Technology in the classroom always comes with a certain dapper flashiness about it; it’s usually impressive, eye-catching and attention-grabbing… on the surface at least. There are of course, many benefits to not just allowing, but encouraging and integrating devices such as smart phones, laptops and tablets into the class or lecture room. It’s not the principle that bothers me as such, but rather the practicalities of it.
I can’t help but think back to the more rudimentary, less exciting, perhaps more quaint and old-fashioned skills: listening, concentrating on one topic being discussed in one room, note-taking, feeling the weight of a textbook, of the active shuffling between pages for easy reference. Things that don’t seem to happen very much anymore, as if classes have been overcome with a kind of technology-induced laziness, a reliance that seems to rob the incentive to actively engage at that particular moment. It’s almost as if those devices, such excellent tools to search out information, put up a barrier to the more immediate, real engagement and interaction of learning in a class or lecture room. After all, everything can be googled later or lecture notes downloaded so that it can be justified to check messages, emails, facebook, do a bit of browsing; effectively there is no need to fully “be” in the class at all. I know it’s not meant to be like that, but somehow it just is, and it appears as if these devices rob our already divided attention further instead of enhancing it.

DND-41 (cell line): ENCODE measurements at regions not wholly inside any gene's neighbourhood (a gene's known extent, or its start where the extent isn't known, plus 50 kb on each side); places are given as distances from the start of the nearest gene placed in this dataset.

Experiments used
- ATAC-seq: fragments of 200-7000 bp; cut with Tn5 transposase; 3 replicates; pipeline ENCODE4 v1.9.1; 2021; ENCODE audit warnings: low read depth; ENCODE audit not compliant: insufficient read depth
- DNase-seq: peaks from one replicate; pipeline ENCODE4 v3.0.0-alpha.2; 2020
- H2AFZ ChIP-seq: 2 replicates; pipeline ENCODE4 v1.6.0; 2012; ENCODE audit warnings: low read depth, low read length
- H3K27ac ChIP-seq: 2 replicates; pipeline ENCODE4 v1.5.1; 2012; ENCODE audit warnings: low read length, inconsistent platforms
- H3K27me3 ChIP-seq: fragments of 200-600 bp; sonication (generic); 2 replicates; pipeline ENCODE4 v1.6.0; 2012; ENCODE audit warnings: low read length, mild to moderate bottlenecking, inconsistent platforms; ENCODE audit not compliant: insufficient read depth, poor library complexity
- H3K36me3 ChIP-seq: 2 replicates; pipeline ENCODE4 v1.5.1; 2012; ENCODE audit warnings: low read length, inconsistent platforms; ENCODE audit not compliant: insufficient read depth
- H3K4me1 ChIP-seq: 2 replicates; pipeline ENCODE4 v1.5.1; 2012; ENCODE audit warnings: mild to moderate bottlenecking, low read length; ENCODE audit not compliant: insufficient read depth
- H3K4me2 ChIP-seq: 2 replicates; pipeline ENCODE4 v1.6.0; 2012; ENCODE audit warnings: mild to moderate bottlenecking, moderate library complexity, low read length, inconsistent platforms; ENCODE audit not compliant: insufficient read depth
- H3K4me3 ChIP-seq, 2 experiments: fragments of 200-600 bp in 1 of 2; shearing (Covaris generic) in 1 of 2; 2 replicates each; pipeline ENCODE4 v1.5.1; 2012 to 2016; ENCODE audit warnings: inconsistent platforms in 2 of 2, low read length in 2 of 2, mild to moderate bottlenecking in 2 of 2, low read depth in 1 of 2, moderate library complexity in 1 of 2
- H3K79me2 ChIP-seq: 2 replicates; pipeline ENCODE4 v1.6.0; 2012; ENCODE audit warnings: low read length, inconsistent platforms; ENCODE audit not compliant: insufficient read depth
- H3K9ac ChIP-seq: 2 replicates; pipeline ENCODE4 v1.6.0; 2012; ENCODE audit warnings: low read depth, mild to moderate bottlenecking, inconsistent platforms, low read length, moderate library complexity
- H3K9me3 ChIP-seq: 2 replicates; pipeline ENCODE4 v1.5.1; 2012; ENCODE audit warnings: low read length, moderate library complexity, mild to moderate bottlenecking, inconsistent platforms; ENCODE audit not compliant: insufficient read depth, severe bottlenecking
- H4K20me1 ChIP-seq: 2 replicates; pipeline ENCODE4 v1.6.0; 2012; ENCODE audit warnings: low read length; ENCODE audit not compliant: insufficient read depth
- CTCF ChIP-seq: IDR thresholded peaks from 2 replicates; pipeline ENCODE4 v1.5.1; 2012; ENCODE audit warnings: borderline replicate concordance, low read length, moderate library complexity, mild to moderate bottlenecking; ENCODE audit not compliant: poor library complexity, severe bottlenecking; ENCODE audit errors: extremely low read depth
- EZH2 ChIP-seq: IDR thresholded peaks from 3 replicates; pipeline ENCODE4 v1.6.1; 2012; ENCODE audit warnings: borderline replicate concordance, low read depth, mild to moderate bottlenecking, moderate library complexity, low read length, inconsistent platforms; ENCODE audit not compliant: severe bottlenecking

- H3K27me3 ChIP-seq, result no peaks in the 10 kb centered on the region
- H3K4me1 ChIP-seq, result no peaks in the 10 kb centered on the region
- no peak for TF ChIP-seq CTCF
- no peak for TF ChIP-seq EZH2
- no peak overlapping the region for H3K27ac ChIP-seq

These thoughts have been going through my mind since I read Nicholas Carr’s interesting post on Students and their Devices, which lead me to Hembrooke and Gay’s landmark study, “The laptop and the lecture: The effects of multitasking in learning environments” (2003). In it, two groups of students receive the same lecture but one group is asked to keep their laptops (and therefore access to the internet) closed. The group who had free access to their laptops did noticeably worse on a test of the content after the lecture than the group who had to keep their laptops closed. It certainly seems to indicate that we are not as good at multitasking as we may think and that it comes with a certain cost to how information is processed from working memory to longer term memory and ultimately how it is transformed into deeper knowledge and understanding.
Hembrooke and Gay point out, “the ubiquity, pervasiveness and mobility of new technologies encourage a simultaneity of activities that goes beyond anything our culture has heretofore ever known. Indeed, the ability to engage in multiple tasks concurrently seems to be the very essence or core motivation for the development of such technologies…Of course, distraction in the lecture hall or classroom is nothing new; note passing, doodling, talking, completing other class assignments, and even taking notes on the current lecture are all familiar forms of low-tech distraction. However, mobile devices and wireless access in the classroom have the potential to bring distraction to new heights; especially as the study of their effects and benefits is in its relative infancy and schools and universities grapple with issues concerning boundary setting and high-tech classroom etiquette.”
These are certainly words that still hold true today.